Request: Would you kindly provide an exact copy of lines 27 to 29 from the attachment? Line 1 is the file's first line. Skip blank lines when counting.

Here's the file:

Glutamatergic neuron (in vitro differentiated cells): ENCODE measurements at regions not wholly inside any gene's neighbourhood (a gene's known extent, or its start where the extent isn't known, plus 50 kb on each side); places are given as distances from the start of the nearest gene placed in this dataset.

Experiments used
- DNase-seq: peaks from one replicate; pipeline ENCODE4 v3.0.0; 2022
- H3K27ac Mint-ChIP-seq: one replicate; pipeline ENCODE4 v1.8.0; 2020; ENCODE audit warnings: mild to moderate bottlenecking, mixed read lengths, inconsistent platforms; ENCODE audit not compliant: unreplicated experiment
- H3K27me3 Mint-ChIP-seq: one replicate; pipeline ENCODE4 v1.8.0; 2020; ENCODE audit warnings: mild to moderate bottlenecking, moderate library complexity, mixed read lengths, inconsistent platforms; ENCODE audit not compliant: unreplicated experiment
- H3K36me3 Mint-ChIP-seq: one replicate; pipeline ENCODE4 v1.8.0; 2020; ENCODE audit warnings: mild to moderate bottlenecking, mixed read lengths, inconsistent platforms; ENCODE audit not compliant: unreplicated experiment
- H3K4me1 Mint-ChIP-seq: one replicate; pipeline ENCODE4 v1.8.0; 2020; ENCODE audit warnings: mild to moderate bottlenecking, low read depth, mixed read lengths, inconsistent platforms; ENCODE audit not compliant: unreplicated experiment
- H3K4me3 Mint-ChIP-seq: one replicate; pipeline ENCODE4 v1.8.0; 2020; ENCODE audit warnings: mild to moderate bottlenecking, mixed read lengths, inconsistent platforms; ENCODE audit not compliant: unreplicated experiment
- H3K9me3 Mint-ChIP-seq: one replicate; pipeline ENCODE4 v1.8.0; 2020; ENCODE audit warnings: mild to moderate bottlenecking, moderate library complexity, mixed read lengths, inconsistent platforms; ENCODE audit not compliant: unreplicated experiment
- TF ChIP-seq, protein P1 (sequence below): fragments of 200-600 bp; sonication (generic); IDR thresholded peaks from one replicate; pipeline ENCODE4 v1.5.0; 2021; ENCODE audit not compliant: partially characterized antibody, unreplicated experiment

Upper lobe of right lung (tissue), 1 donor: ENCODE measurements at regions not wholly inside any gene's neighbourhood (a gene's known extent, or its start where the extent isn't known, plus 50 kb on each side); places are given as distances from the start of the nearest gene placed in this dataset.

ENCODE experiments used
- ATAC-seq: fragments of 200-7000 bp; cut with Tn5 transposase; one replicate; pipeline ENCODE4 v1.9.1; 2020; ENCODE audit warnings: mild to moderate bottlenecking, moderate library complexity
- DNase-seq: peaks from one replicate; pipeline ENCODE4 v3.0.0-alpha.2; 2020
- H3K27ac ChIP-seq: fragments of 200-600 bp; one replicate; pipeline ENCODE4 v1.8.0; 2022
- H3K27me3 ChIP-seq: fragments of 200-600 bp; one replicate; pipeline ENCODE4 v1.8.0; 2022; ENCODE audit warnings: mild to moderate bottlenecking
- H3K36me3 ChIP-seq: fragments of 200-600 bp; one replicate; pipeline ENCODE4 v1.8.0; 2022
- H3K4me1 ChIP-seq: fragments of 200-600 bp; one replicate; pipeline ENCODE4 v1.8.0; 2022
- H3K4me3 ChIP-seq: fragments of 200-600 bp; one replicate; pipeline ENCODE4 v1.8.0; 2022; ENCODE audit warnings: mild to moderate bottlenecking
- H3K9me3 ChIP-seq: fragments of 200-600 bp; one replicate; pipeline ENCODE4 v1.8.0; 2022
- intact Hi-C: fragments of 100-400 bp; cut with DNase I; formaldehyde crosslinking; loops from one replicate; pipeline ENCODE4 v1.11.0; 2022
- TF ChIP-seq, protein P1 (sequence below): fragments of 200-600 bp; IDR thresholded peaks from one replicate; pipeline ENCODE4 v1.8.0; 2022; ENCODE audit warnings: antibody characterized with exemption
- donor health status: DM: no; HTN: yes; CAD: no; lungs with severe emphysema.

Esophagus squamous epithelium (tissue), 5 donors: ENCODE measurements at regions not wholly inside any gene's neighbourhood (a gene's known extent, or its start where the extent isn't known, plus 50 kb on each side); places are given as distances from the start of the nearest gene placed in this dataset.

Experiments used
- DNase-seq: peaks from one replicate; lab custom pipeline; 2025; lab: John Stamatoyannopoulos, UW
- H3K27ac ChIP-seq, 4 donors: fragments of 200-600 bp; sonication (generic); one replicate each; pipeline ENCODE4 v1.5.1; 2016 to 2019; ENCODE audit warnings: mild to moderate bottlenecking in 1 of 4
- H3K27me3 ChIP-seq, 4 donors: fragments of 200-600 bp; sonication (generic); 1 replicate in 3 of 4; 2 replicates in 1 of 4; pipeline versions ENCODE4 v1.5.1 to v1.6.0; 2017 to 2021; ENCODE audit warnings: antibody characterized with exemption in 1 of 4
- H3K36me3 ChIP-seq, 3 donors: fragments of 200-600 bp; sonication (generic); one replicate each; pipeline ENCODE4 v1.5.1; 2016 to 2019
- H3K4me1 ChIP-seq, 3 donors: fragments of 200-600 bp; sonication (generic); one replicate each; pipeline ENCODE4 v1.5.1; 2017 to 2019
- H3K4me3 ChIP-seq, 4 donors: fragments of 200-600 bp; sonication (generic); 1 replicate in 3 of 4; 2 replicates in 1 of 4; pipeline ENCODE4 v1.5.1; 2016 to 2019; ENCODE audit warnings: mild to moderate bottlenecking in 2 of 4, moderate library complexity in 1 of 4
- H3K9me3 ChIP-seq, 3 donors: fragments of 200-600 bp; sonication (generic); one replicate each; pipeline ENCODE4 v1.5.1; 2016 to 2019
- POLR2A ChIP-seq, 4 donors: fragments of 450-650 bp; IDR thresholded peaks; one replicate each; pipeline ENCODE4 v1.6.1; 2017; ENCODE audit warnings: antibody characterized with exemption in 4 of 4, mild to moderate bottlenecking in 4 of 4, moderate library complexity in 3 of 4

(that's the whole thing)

- H3K27ac ChIP-seq, 4 donors: fragments of 200-600 bp; sonication (generic); one replicate each; pipeline ENCODE4 v1.5.1; 2016 to 2019; ENCODE audit warnings: mild to moderate bottlenecking in 1 of 4
- H3K27me3 ChIP-seq, 4 donors: fragments of 200-600 bp; sonication (generic); 1 replicate in 3 of 4; 2 replicates in 1 of 4; pipeline versions ENCODE4 v1.5.1 to v1.6.0; 2017 to 2021; ENCODE audit warnings: antibody characterized with exemption in 1 of 4
- H3K36me3 ChIP-seq, 3 donors: fragments of 200-600 bp; sonication (generic); one replicate each; pipeline ENCODE4 v1.5.1; 2016 to 2019